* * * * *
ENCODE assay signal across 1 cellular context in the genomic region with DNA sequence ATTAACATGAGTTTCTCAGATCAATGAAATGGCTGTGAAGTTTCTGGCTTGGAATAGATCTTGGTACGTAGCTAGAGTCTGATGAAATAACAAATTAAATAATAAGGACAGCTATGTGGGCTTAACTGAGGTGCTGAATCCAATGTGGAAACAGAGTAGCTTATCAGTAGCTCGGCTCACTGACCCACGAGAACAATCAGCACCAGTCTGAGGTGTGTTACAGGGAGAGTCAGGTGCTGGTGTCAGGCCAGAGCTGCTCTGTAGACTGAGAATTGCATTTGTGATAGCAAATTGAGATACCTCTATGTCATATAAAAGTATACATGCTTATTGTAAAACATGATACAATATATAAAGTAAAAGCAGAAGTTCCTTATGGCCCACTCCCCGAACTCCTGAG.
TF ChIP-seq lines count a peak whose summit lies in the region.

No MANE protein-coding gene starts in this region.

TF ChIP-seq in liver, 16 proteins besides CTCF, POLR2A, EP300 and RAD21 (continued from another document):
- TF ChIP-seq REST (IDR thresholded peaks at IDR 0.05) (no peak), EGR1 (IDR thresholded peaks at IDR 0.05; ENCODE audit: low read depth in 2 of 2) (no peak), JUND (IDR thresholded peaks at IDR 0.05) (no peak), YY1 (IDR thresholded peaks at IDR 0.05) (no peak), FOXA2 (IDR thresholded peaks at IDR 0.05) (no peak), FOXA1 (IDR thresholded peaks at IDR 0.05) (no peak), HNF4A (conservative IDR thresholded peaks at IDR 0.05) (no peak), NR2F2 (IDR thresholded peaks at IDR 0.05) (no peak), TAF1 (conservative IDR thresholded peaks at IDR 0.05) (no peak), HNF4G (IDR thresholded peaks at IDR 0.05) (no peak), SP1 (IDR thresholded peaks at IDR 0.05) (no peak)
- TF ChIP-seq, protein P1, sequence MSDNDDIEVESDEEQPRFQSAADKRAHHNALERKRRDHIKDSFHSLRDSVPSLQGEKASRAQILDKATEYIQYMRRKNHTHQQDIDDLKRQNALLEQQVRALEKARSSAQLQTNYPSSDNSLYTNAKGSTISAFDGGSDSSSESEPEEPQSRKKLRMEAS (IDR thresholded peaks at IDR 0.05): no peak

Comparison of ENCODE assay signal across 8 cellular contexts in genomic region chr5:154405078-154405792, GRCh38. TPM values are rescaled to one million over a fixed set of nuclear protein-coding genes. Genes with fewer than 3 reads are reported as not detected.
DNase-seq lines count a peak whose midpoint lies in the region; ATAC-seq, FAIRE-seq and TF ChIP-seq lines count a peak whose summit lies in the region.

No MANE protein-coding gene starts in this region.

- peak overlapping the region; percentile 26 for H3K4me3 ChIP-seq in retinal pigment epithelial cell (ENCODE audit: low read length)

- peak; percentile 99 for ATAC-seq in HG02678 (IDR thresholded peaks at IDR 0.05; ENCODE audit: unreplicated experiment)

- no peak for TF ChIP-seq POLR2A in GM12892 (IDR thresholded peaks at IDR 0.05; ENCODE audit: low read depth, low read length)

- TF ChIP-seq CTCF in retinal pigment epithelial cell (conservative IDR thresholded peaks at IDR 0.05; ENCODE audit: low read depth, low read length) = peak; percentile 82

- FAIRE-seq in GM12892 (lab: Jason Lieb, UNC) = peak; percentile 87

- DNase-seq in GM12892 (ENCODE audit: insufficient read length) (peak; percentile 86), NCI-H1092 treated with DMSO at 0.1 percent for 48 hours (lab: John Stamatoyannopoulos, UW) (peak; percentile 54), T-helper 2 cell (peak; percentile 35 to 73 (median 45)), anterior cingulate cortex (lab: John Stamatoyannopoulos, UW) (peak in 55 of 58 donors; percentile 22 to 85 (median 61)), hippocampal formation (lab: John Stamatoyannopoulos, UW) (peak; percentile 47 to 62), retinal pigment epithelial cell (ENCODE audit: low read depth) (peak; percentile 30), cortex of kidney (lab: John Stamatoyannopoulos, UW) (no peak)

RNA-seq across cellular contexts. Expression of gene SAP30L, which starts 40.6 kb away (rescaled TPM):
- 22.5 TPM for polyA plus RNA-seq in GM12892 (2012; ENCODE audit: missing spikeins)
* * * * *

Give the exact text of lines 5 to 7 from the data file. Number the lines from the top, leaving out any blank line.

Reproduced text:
- TF ChIP-seq REST (IDR thresholded peaks at IDR 0.05) (no peak), EGR1 (IDR thresholded peaks at IDR 0.05; ENCODE audit: low read depth in 2 of 2) (no peak), JUND (IDR thresholded peaks at IDR 0.05) (no peak), YY1 (IDR thresholded peaks at IDR 0.05) (no peak), FOXA2 (IDR thresholded peaks at IDR 0.05) (no peak), FOXA1 (IDR thresholded peaks at IDR 0.05) (no peak), HNF4A (conservative IDR thresholded peaks at IDR 0.05) (no peak), NR2F2 (IDR thresholded peaks at IDR 0.05) (no peak), TAF1 (conservative IDR thresholded peaks at IDR 0.05) (no peak), HNF4G (IDR thresholded peaks at IDR 0.05) (no peak), SP1 (IDR thresholded peaks at IDR 0.05) (no peak)
- TF ChIP-seq, protein P1, sequence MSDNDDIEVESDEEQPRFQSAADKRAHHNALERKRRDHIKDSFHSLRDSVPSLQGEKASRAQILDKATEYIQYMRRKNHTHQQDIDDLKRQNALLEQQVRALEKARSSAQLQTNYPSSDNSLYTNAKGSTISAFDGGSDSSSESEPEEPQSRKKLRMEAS (IDR thresholded peaks at IDR 0.05): no peak

Comparison of ENCODE assay signal across 8 cellular contexts in genomic region chr5:154405078-154405792, GRCh38. TPM values are rescaled to one million over a fixed set of nuclear protein-coding genes. Genes with fewer than 3 reads are reported as not detected.